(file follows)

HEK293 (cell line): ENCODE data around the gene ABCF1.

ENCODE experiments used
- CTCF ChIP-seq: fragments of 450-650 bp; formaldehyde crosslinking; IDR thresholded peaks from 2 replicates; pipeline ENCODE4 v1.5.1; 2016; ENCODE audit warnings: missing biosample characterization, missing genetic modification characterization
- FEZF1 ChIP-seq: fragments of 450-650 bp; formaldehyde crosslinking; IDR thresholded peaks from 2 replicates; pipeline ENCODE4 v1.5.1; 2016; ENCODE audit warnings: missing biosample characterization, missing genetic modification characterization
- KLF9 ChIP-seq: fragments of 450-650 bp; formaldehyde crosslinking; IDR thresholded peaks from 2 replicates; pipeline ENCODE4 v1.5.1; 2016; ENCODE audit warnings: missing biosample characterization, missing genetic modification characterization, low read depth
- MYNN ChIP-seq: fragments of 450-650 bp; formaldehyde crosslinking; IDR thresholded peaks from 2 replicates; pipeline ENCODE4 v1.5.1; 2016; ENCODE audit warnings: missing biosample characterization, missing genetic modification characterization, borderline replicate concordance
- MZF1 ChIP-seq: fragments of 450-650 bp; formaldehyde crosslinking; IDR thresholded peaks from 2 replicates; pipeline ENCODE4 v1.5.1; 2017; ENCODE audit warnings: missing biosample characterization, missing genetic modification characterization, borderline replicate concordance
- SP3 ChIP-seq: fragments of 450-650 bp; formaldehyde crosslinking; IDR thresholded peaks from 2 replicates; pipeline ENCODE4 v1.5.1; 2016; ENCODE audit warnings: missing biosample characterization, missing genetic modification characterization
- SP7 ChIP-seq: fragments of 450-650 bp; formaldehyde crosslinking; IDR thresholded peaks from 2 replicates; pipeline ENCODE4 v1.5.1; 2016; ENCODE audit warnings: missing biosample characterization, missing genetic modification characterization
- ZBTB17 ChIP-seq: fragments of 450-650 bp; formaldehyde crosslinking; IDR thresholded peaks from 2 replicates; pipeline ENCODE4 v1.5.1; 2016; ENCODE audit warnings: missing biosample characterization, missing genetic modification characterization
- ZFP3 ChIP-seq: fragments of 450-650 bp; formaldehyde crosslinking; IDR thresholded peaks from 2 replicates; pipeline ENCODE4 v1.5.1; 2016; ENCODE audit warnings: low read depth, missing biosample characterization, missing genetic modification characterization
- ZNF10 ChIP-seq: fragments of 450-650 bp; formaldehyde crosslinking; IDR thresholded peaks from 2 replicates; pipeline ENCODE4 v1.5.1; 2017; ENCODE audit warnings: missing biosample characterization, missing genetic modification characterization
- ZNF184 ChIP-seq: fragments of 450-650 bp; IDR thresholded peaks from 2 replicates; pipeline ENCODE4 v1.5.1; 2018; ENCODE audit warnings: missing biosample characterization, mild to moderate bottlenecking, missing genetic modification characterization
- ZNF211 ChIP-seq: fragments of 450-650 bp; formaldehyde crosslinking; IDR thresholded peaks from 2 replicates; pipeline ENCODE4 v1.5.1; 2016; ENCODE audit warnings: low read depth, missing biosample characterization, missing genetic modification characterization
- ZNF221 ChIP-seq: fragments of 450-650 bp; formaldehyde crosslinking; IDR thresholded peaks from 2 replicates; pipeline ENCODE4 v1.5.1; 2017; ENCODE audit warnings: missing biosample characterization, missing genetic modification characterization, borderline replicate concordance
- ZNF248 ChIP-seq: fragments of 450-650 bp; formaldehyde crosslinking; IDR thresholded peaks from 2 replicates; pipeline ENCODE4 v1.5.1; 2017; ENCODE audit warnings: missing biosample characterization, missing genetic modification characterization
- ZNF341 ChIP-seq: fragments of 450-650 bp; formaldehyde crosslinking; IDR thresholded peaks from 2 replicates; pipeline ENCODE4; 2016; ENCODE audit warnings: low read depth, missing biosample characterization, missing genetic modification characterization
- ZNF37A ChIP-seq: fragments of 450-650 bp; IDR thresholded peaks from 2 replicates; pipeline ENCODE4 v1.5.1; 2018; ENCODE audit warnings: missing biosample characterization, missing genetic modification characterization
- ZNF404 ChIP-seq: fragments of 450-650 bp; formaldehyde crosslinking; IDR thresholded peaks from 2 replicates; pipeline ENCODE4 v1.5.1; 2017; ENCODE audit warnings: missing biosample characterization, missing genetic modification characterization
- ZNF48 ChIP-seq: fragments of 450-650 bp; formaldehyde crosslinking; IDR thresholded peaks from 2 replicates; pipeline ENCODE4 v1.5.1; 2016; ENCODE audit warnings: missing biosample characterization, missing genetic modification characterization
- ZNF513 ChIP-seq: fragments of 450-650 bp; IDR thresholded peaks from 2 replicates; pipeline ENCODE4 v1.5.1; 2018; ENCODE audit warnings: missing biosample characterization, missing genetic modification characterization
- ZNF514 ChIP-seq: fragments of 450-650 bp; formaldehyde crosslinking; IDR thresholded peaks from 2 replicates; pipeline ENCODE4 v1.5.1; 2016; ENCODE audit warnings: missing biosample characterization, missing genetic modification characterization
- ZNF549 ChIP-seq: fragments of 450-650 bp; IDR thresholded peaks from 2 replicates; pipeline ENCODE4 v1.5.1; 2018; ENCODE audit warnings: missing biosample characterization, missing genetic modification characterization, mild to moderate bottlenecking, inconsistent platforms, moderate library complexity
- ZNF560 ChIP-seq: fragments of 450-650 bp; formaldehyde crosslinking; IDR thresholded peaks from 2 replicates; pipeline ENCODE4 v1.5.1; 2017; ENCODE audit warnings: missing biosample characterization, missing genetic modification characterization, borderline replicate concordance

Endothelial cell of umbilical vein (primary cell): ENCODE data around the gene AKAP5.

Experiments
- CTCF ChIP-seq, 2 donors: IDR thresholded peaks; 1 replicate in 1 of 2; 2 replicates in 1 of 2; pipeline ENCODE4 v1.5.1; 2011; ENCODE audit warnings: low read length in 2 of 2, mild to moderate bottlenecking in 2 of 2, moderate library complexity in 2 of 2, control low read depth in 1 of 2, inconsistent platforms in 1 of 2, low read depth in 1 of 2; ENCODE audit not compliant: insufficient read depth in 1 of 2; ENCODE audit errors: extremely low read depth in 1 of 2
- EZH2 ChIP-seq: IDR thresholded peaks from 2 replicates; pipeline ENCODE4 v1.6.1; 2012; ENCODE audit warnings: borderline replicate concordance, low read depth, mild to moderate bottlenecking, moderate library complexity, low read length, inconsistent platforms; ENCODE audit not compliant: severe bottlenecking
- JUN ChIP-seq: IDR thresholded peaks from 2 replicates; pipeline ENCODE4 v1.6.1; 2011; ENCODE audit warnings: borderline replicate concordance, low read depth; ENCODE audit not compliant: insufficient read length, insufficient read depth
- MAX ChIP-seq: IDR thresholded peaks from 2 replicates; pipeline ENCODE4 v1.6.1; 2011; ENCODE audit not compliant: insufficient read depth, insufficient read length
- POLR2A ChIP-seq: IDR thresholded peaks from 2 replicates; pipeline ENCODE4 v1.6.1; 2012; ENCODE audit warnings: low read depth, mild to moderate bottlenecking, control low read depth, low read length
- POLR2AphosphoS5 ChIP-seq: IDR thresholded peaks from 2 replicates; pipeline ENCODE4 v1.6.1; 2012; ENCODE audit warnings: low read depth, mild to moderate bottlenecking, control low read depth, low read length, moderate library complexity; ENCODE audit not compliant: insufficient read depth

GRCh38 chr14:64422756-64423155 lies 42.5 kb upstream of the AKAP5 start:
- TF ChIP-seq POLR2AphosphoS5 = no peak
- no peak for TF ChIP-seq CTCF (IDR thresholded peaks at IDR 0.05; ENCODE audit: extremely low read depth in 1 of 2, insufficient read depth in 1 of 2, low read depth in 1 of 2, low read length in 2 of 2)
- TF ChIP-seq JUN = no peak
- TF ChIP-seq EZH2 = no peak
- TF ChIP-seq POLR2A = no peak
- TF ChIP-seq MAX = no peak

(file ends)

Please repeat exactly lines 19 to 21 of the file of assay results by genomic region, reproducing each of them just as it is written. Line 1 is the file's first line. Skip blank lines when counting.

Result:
- ZNF404 ChIP-seq: fragments of 450-650 bp; formaldehyde crosslinking; IDR thresholded peaks from 2 replicates; pipeline ENCODE4 v1.5.1; 2017; ENCODE audit warnings: missing biosample characterization, missing genetic modification characterization
- ZNF48 ChIP-seq: fragments of 450-650 bp; formaldehyde crosslinking; IDR thresholded peaks from 2 replicates; pipeline ENCODE4 v1.5.1; 2016; ENCODE audit warnings: missing biosample characterization, missing genetic modification characterization
- ZNF513 ChIP-seq: fragments of 450-650 bp; IDR thresholded peaks from 2 replicates; pipeline ENCODE4 v1.5.1; 2018; ENCODE audit warnings: missing biosample characterization, missing genetic modification characterization